He continued playing music and created partnerships with some leading DJ’s where he would play his dhol along to the beat of their records at live shows, the first dhol percussionist to ever do so alongside a DJ. In 1988, Johnny came to the attention of a renowned Bhangra band ‘Alaap’ and took the roll of their lead percussionist and dhol player. He learned much from touring and performing as a front man for Alaap, but reached a point where he felt he could go no further musically. He was, coincidentally approached by alternative band ‘Fundamental’ that were celebrated for fusing together music from African, Asian and European cultures, something which he admired and hence, he agreed to join them on tour. ‘Fundamental’ acted as a stepping stone for Johnny, who a year or so later went on to join ‘Transglobal Underground’. His dream band, however, was the Grammy nominated ‘Afro Celt Sound System’ (the worlds biggest world music band), which not surprisingly, also poached Johnny to become their lead percussionist on tours at which he jumped at the chance. They went on to tour around the world including a huge US tour and parts of Europe. The combination and experience of being in all these bands, which blended different genres, sounds and beats, allowed exposure for Johnny to reach worldwide audiences, something which he was keen to do.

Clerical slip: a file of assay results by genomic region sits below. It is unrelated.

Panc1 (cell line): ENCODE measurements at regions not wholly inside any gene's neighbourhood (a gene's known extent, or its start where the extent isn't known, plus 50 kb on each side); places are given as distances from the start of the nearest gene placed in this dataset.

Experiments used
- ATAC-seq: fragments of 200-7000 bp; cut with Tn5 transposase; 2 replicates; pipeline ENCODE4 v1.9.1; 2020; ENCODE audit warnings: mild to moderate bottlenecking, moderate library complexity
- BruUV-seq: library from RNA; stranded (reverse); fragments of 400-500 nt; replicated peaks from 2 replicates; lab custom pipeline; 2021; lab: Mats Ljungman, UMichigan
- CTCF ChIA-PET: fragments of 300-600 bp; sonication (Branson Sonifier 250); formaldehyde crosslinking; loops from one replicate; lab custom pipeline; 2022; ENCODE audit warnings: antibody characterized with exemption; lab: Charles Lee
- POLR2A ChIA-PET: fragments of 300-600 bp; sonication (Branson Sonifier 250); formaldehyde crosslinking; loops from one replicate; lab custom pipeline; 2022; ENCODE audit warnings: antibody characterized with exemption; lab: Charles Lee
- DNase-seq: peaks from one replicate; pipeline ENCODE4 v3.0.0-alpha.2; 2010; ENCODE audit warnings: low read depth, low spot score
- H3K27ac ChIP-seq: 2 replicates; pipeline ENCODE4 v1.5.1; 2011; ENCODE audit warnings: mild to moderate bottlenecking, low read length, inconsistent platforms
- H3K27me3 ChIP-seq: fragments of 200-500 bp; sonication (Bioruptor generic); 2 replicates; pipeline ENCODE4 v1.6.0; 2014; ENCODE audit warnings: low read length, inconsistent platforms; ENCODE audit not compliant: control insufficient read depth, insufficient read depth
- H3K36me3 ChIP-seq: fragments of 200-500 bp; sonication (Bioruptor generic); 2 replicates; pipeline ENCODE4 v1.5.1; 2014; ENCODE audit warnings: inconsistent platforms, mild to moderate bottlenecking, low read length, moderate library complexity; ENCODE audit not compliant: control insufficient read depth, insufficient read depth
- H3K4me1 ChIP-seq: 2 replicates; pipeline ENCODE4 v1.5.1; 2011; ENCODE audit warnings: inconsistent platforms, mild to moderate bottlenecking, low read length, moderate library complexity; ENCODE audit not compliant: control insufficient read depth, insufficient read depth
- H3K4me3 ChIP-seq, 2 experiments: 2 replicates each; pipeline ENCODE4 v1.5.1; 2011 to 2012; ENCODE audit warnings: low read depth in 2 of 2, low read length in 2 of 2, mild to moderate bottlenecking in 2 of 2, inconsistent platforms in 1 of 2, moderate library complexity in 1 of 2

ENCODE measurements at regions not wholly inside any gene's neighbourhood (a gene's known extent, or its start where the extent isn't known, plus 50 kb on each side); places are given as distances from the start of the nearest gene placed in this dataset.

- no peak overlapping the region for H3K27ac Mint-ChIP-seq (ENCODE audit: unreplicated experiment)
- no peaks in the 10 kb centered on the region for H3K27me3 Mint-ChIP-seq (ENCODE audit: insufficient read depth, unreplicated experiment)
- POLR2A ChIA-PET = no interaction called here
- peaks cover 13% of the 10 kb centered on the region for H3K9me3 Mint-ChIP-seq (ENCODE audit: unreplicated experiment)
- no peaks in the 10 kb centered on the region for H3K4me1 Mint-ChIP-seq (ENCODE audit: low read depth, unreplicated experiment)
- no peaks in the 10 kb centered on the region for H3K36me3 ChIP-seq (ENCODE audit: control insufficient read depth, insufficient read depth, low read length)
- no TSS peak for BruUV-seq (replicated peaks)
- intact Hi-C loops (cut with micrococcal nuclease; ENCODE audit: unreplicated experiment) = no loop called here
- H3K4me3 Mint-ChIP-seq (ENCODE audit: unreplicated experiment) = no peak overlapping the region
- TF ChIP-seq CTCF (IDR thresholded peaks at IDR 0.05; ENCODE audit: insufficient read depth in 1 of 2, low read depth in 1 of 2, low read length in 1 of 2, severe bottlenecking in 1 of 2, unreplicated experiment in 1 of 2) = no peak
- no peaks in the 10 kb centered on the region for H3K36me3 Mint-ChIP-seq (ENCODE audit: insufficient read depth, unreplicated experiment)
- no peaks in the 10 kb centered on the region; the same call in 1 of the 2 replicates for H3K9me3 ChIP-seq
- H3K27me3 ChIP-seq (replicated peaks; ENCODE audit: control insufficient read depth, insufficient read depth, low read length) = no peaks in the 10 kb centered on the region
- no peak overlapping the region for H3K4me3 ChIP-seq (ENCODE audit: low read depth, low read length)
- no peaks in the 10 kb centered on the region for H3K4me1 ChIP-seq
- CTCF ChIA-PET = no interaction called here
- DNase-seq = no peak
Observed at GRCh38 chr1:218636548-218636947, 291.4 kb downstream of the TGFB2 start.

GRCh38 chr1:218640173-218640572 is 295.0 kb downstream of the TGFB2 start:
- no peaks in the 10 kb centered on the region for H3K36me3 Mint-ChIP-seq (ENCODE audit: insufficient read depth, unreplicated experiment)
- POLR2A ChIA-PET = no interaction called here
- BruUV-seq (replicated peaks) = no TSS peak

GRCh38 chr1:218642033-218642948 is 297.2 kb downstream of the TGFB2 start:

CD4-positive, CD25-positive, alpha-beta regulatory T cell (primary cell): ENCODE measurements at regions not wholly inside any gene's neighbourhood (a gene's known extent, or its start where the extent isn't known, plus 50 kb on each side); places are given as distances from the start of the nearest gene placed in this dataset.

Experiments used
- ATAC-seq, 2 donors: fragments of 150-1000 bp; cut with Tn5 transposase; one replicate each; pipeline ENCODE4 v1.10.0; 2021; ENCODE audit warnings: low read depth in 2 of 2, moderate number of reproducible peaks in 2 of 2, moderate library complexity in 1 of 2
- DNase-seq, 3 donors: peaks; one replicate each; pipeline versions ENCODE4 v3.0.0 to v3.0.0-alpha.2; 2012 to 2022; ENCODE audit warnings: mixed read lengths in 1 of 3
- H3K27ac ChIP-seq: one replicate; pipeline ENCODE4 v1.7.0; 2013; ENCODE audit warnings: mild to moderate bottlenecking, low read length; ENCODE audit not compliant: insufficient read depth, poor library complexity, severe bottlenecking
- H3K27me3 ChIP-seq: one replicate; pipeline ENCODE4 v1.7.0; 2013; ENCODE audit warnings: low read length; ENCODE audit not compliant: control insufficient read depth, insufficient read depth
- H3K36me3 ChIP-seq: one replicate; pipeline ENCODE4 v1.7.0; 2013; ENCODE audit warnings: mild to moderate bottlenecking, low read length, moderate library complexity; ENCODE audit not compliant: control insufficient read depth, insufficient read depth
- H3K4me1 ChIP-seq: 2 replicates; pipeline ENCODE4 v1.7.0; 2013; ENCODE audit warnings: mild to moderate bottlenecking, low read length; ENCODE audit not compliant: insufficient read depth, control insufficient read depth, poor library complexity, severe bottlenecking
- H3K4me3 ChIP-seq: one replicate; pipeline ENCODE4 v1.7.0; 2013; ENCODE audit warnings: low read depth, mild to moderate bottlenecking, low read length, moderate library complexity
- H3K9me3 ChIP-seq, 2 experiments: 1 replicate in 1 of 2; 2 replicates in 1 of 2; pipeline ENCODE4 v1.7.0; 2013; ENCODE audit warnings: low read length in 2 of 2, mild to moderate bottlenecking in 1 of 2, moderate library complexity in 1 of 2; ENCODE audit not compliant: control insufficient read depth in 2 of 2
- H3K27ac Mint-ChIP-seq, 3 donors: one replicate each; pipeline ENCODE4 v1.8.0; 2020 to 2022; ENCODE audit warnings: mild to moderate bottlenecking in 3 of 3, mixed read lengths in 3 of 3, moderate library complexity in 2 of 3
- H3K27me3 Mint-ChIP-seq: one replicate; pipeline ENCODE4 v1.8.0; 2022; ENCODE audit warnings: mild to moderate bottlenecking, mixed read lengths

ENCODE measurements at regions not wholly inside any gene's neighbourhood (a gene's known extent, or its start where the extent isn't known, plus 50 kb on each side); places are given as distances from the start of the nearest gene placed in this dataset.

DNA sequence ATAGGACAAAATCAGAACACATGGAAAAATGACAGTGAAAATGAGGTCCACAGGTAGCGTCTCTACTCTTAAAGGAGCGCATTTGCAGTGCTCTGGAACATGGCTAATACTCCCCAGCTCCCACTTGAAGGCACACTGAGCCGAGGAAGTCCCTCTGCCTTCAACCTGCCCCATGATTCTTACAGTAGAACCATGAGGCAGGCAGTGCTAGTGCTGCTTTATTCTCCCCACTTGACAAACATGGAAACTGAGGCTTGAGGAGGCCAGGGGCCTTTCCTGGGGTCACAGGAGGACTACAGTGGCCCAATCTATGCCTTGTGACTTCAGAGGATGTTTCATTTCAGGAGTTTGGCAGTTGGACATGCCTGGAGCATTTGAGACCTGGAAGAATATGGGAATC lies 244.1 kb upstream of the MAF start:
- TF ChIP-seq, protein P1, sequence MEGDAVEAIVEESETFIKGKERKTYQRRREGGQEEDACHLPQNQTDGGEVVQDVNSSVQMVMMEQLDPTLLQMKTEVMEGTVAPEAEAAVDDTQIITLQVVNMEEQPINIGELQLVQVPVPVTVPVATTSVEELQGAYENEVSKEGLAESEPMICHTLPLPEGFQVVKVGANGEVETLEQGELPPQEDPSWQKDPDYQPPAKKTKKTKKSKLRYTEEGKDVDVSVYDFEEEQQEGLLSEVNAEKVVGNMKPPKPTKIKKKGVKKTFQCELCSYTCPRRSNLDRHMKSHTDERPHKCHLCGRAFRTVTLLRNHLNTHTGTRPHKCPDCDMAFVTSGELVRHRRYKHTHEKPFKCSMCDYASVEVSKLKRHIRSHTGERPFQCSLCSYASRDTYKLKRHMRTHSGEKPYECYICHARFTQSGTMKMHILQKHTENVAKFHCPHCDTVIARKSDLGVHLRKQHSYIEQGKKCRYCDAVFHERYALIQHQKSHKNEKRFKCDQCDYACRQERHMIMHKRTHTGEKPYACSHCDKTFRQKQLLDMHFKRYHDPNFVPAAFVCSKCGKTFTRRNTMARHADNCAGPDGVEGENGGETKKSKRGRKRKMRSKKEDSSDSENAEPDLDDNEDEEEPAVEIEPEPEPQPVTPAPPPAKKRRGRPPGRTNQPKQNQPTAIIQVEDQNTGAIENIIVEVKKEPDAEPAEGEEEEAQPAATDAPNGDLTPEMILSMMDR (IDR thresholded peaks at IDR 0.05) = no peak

Throughout this time performing in the UK and around the world, he received many requests from people wanting to learn how to play the dhol. Whilst it is hard to imagine that someone so talented with his instrument is self taught, this was the case with Kalsi so he understood their frustration. Johnny felt that this needed to be rectified and in 1989, he opened the D.H.O.L (Distinguished Hall of Learning) Foundation. This started off as 2 students in a small hall in Slough and now 19 years later, boasts over 400 students at several locations across the UK and abroad – the largest dhol institute in Britain.